BEV is co-ordinating an initiative called The Pandemic Response Plan, funded by ScreenSkills, which brings together 70 women from across the UK who run cinemas, festivals, distributors and audience development agencies. It was conceived as a short-term course but is now ongoing.
It is also throwing the power of its advocacy and marketing smarts of its Reclaim The Frame initiative behind the pioneering revenue-sharing model between independent cinemas, VoD operators such as Eve Gabareau’s distributor-turned-platform Modern Films and racial justice organisations. Reclaim The Frame now has a permanent page on the Modern Films’ platform, spotlighting titles including Chinonye Chukwu’s Clemency, Zeina Durra’s Luxor and Rubika Shah’s White Riot.
Viewers can choose where 50% of their ticket price goes; either to a particular independent cinema or a particular organisation.
“The power of BEV is to provide that high-quality curation,” suggested Tandy.
“It is bringing in audiences galvanised by the cause,” Bays added of the marketing model. “We are trying to build that up so we can give the code to all of the cinemas we are working with to put on their websites. We’re really trying to help cinemas engage their audiences using VoD, especially when they are closed.
“Most of them are just exhausted,” she continued of independent cinema operators. “They all tried to do stuff in the early days and build stuff like their own players with mixed success.”
Ultimately, Bays and Tandy are both confident physical cinema-going will return.
“We’re going to be more needed than ever and we’re prepared to be more necessary than ever,” said Bays. “We may change our model slightly to invest more in an army of freelancers across the UK, of grassroots organisers and marketers who we can really galvanise behind the films and help support the cinemas when they are ready to open. That’s where we want to invest our time and energy. We’ll probably support fewer films and do more with them. It’s going to take a while to help cinemas build back up.”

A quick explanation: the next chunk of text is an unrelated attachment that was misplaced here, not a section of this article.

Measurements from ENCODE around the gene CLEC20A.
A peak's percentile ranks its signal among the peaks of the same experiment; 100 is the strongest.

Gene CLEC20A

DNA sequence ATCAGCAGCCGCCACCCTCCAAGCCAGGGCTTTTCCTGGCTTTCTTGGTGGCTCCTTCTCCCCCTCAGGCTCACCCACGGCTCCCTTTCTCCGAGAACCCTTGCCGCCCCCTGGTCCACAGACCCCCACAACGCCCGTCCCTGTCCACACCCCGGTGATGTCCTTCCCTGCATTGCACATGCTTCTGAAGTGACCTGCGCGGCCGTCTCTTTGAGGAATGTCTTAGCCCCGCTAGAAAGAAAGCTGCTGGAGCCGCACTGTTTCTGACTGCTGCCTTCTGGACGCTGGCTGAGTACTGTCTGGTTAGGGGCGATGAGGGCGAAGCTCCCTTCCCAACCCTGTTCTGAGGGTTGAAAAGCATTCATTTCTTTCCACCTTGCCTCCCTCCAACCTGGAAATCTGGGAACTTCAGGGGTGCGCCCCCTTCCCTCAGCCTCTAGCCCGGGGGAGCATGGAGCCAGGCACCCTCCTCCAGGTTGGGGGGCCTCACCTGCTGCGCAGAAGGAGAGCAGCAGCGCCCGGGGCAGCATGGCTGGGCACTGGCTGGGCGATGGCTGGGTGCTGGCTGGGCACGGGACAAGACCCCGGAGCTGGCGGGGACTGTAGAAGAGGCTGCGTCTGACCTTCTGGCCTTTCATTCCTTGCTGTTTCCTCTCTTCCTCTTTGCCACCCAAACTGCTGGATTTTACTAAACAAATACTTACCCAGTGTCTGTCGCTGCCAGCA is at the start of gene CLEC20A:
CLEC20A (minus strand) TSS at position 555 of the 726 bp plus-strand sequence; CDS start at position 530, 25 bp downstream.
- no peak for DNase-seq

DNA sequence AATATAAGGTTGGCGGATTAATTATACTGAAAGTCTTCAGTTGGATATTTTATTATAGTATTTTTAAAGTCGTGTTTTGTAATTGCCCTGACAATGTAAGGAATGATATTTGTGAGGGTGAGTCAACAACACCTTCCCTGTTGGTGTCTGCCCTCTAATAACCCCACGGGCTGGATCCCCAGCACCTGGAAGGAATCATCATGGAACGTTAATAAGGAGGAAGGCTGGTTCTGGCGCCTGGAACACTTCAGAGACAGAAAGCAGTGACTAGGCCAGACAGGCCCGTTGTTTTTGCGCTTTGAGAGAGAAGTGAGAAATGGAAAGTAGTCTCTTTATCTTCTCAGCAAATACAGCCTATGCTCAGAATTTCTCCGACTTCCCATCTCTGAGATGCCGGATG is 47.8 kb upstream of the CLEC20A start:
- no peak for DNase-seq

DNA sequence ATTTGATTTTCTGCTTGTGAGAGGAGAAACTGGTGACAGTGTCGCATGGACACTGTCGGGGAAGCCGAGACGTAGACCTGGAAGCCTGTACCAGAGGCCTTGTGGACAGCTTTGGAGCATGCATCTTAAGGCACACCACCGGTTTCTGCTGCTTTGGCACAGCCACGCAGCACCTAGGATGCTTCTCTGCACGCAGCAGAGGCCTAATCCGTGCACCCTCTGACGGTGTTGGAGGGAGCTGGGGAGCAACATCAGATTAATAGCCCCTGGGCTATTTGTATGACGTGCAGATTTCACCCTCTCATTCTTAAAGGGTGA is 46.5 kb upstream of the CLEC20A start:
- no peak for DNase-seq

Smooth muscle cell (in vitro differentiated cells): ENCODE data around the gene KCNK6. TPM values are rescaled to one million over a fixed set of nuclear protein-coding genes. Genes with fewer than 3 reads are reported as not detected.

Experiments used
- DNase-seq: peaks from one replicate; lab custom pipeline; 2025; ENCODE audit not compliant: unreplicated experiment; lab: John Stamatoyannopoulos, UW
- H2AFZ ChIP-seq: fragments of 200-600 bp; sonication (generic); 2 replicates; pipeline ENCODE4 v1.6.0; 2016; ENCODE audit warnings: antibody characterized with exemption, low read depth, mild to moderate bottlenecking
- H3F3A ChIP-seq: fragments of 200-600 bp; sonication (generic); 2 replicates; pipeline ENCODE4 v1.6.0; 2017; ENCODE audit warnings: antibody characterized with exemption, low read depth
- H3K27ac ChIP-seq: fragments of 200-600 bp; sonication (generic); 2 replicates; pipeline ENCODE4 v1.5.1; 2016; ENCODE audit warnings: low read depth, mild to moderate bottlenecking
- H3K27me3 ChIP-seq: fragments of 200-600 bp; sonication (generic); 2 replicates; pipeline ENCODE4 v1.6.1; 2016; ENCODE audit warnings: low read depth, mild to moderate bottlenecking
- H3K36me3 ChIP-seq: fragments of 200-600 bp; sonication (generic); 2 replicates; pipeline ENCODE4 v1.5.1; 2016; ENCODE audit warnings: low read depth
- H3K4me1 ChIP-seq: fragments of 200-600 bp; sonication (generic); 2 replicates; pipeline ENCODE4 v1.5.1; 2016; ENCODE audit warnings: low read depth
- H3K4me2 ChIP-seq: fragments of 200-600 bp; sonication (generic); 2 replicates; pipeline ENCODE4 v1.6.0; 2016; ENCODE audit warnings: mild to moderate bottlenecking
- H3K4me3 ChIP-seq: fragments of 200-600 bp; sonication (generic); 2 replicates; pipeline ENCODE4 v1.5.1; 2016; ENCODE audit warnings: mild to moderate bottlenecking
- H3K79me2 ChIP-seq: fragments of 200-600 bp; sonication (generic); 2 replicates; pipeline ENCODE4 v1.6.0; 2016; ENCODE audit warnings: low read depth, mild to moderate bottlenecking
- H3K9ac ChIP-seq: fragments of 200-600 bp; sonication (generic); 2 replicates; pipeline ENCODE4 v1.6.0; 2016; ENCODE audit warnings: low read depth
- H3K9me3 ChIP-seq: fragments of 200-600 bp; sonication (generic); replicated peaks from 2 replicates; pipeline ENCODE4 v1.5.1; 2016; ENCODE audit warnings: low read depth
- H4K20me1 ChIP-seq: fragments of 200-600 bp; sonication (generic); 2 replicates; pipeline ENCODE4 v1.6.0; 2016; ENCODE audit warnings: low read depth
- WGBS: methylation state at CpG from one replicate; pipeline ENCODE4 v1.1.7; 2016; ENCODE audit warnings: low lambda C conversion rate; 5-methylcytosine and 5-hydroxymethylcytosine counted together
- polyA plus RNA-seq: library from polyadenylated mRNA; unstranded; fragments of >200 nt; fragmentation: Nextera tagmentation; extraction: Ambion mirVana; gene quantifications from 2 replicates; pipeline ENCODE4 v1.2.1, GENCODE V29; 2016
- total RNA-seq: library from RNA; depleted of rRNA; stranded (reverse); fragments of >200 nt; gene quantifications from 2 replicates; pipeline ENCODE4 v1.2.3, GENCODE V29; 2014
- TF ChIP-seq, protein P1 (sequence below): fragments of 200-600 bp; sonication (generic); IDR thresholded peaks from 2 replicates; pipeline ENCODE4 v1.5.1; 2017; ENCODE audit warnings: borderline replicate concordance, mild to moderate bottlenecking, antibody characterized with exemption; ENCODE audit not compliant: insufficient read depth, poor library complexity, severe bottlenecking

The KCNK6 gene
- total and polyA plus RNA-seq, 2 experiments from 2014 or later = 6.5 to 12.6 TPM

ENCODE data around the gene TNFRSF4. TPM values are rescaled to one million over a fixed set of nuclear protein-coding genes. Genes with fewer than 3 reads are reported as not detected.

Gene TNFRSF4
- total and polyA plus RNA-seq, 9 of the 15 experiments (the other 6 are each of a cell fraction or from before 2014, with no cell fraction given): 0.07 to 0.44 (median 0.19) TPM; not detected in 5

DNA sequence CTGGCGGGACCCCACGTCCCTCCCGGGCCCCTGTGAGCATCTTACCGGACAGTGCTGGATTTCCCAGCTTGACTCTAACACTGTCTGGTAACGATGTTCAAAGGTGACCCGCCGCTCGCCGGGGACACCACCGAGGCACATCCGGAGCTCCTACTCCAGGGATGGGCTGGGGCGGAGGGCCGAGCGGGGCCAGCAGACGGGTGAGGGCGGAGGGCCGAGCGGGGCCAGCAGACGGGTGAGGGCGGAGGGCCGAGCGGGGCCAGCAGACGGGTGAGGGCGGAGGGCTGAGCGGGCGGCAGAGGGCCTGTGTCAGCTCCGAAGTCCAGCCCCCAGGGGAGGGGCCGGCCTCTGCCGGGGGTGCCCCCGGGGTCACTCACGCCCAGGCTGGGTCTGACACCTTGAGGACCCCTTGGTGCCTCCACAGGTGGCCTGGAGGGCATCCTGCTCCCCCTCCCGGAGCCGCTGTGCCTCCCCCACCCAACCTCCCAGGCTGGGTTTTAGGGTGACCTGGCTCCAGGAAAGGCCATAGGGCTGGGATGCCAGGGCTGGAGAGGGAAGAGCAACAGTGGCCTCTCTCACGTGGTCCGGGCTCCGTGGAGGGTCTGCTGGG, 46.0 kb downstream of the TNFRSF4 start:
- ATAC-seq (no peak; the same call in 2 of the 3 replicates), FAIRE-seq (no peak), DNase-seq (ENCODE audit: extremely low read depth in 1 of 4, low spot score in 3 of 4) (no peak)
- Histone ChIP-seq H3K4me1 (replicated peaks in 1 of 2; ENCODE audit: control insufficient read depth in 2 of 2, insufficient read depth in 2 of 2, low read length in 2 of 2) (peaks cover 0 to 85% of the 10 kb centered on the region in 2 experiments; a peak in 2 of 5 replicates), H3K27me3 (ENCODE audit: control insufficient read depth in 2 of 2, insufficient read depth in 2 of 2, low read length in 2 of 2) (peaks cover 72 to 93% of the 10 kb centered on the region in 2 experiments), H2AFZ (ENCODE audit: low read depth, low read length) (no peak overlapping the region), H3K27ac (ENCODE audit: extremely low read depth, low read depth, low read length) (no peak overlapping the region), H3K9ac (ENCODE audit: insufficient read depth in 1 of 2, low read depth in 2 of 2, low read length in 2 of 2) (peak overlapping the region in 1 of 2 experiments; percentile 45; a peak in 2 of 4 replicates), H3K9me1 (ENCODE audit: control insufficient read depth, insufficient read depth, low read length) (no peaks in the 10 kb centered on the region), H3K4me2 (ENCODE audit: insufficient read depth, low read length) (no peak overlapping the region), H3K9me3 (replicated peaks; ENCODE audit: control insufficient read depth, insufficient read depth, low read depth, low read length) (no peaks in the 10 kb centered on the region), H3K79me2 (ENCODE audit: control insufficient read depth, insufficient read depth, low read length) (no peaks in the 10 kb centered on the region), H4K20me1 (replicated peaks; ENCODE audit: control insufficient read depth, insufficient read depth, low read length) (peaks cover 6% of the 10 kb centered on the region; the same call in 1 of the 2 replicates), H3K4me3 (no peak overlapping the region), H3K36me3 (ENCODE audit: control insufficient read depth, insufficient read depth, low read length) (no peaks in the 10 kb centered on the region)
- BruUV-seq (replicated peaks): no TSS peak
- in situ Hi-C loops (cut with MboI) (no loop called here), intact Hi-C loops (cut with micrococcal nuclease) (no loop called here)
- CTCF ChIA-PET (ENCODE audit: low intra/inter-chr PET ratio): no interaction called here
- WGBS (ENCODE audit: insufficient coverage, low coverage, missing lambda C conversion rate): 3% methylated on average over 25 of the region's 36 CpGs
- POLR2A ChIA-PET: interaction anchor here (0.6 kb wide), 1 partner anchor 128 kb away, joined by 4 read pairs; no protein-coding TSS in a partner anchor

BEV’s online activity is here to stay too. ”We’ve got really good at galvanising people online,” said Bays. “We shouldn’t go entirely back to that model for festivals, for conferences, for events, as there are lots of people who can’t access these events or who don’t want to travel or have that means to travel. And they shouldn’t be excluded. That’s come home strongly to us. And we don’t want to forget that.
“We’ve had such great feedback from people who say ‘I would never have been able to hear Debra Granik speak live because of where I live’. All that stuff normally happens in London.”
Bays and Tandy emphasised BEV aims for a light-touch curation. “We’re really careful not to say, ‘These are the best films of the year’ or ‘These are the best filmmakers’ as that feels very patriarchal,” said Bays. ”All that competitive framing and how arthouse cinema is so often positioned - we’re very careful not to do that as it’s so off-putting. With online, you can really reframe how we present the people we really revere but lots of others don’t.”
“Films by women are not better or worse than films by men or people who represent themselves as non-binary. They are just different. We are about the different perspective. We have been mining that one for a few years and it feels like this year more than ever people are starting to understand what that means and why it is important.”